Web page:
Sen. Mike Crapo: You deserve real data privacy rights -- Government should help you get them

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Published on Jul 6, 2019

Over the last decade, we have experienced a digital revolution that sees people using the Internet to manage more parts of their daily lives. Mobile applications, social media platforms and search engines have become everyday tools, but their usage is accompanied by a shocking amount of hidden data collection that is done without individuals’ knowledge or consent.
A report on corporate surveillance from Cracked Labs noted: "The behaviors, movements, social relationships, interests, weaknesses and most private moments of billions are now constantly recorded, evaluated and analyzed in real-time. ... Yet only the tip of the iceberg of today’s pervasive digital tracking is visible; much of it occurs in the background and remains opaque to most of us."
We need to find the balance between maintaining America’s lead on the digital front while also protecting our individual liberties and personal privacy.
Companies are collecting, processing, analyzing and sharing considerable data on individuals for all kinds of purposes. In particular, data brokers play a central role in gathering vast amounts of personal information — many times without ever interacting with individuals — from a wide range of public and private sources, which is then sold or shared with others.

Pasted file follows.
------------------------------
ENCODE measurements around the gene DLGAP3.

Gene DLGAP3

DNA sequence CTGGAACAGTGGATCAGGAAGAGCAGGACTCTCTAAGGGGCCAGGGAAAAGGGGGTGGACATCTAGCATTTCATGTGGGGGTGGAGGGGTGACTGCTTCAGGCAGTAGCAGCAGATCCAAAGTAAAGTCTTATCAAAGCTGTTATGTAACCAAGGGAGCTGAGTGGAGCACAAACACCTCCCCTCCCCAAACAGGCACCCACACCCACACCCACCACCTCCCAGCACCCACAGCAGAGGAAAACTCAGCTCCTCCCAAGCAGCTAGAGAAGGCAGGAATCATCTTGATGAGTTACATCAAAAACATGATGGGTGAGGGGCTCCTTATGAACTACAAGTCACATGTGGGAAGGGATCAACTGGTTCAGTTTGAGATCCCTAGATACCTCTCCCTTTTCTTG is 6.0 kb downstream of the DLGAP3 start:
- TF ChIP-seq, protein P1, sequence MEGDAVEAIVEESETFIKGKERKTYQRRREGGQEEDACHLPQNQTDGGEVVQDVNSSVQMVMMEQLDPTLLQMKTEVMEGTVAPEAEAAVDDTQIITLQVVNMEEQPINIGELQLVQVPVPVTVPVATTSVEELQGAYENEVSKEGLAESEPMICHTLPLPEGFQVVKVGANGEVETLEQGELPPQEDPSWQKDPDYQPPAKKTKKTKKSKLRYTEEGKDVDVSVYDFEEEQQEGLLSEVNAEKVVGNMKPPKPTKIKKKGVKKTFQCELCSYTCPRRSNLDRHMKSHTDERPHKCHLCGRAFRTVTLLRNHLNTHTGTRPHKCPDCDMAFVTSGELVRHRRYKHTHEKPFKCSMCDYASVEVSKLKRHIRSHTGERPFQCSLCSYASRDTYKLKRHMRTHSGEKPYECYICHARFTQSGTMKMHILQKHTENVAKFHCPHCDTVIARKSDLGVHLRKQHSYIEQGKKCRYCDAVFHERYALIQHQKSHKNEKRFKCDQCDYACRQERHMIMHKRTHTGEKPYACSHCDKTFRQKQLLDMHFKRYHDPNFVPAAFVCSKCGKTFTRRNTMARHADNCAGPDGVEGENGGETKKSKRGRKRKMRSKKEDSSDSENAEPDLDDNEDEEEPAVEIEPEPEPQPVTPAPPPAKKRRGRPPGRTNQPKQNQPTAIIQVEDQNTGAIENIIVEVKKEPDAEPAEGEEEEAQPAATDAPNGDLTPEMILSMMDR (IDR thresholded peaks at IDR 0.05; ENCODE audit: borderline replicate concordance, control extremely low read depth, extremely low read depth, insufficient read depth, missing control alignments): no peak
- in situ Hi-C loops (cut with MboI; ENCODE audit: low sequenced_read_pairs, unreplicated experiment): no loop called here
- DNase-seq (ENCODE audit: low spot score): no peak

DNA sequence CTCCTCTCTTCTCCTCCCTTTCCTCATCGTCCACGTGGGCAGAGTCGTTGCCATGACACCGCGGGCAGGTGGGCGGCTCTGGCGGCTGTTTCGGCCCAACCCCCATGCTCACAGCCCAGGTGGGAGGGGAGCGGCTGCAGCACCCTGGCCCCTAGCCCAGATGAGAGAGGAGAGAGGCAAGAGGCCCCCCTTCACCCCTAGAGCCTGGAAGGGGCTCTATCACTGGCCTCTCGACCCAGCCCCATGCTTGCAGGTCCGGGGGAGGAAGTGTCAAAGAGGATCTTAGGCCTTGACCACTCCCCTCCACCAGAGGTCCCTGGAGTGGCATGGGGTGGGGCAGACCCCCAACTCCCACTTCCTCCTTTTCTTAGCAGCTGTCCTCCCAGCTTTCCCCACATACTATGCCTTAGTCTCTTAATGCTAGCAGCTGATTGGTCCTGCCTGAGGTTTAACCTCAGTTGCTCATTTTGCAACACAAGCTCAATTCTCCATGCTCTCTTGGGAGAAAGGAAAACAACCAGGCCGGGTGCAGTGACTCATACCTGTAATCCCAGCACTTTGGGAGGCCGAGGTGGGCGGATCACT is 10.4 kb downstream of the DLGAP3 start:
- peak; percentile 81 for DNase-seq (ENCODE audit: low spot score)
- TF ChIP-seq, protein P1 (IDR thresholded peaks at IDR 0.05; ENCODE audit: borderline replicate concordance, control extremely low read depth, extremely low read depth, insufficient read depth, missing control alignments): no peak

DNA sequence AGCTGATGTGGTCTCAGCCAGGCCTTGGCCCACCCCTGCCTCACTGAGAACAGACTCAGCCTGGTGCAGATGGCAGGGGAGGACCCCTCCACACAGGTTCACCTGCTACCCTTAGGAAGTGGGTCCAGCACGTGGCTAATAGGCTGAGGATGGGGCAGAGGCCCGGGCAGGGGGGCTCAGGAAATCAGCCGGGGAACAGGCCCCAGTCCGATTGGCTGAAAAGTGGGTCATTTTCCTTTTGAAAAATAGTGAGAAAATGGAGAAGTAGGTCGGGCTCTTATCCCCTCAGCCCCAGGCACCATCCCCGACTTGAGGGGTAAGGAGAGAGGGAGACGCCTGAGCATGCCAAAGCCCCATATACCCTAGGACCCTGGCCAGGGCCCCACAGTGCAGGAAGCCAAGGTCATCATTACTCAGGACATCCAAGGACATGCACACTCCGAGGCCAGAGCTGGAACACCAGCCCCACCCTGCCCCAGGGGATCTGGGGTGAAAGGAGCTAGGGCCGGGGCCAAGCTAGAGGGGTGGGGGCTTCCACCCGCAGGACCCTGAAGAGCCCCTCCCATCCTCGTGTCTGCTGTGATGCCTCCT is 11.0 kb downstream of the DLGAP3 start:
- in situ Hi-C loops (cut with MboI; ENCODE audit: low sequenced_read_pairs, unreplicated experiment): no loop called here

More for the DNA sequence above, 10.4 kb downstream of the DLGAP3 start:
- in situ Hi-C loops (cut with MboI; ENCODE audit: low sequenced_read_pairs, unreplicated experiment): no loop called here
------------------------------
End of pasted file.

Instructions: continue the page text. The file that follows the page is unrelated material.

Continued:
The previously mentioned report broadly outlines examples of some of the information that data brokers collect on individuals: "The profiles ... include not only information about education, occupation, children, religion, ethnicity, political views, activities, interests and media usage, but also about someone’s online behaviors such as web searches. Additionally, they collect data on purchases, credit card usage, income and loans, banking and insurance policies, property and vehicle ownership, and a variety of other data types. Data brokers also calculate scores that predict an individual’s possible future behavior, with regard to, for example, someone’s economic stability or plans to have a baby or to change jobs."
Companies will argue that this data is needed in order to provide customized, free services, but consumers will just as rightly argue that they were never fully informed of such data collection, nor consented to it.
The Internet economy brings with it the promise of increasing consumer choice, inclusion and economic prosperity, but also presents a new set of challenges and requires our vigilance. The United States has fostered the growth of a data-driven world, but we have not kept pace with a complementary consumer privacy framework to ensure proper protection.
Through our leadership of the Senate Banking Committee, Ranking Member Sherrod Brown, D-Ohio, and I have begun examining approaches to data privacy and how individuals can be given real control over their personal data.
Individuals are the rightful owners of their data. They should be granted a certain set of priva

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